Seth Klarman has repeatedly remarked that short-sellers have their place. In fact, Klarman stated, “Many Wall Streeters have a different view of short-selling. They believe that short-sellers are dangerous manipulators of security prices driving prices down for their personal financial gain. This prejudice against short-sellers is consistent with Wall Street’s interest in maintaining high stock prices”. Margin of Safety

But the position of short-selling could not be more clearly enunciated as it is by James Montier in Value Investing:

“It never ceases to amaze me that whenever a major corporate declines, the short sellers are suddenly painted as financial equivalents of psychopaths. This is madness, rather than examining the exceptionallypoor (and sometimes criminal) decisions that the corporate itself took, the short sellers are hauled over the coals”.

“My own bottom-up valuation works finds opportunity for investment at the moment. This suggests to me that the main opportunities may lie on the short side in the current market. So I guess I am joining the ranks of the dark side!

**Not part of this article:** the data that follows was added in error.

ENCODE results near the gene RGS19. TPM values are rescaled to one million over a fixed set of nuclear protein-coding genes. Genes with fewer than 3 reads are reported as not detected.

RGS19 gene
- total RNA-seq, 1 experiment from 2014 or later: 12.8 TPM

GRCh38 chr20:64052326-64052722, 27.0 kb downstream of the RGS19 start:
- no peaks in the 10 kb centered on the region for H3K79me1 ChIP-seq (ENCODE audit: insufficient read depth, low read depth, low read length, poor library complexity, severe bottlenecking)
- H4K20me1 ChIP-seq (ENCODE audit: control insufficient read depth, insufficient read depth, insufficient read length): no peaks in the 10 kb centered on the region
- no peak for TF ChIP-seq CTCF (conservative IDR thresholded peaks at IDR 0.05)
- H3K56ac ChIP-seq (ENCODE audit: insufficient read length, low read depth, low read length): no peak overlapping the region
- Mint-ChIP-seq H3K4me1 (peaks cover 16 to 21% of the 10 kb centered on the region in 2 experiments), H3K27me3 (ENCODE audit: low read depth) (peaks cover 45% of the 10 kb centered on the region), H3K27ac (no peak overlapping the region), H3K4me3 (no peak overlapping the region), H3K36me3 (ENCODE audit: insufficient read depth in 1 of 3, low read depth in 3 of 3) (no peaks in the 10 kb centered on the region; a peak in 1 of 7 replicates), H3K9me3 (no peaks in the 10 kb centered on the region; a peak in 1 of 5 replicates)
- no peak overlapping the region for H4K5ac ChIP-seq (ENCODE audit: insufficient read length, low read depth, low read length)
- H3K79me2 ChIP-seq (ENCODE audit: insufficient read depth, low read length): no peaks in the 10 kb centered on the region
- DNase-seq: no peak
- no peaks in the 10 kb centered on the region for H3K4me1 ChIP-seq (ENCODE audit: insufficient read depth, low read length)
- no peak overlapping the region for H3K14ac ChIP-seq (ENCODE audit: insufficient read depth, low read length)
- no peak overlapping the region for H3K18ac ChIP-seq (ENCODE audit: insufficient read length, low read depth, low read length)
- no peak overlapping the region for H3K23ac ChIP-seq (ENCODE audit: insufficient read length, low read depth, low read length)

“The most fundamentally oriented analysts I have come across are without a doubt the short sellers. These guys, by and large, really take their analysis seriously (and so they should since their downside is effectively unlimited)….Rather than being some malignant force within the markets, in my experience short sellers are closer to accounting police.

Consider what a short seller is doing. They are attempting to demonstrate companies that are being run poorly through ineptitude, perhaps criminally. While companies may be unhappy with those that point out their weaknesses, nobody seems to mind when analysts find strong companies. Ultimately, it allows the market to correct what is an unjustifiable look at an equity and correct itself by withdrawing funds from the stock and providing capital to those that better deserve it.

David Einhorn explained that it is nothing more than investing long on those stocks that are undervalued and shorting those that are extremely overvalued. He discerned that, “I’m not critical because I’m short; I’m short because I’m critical”.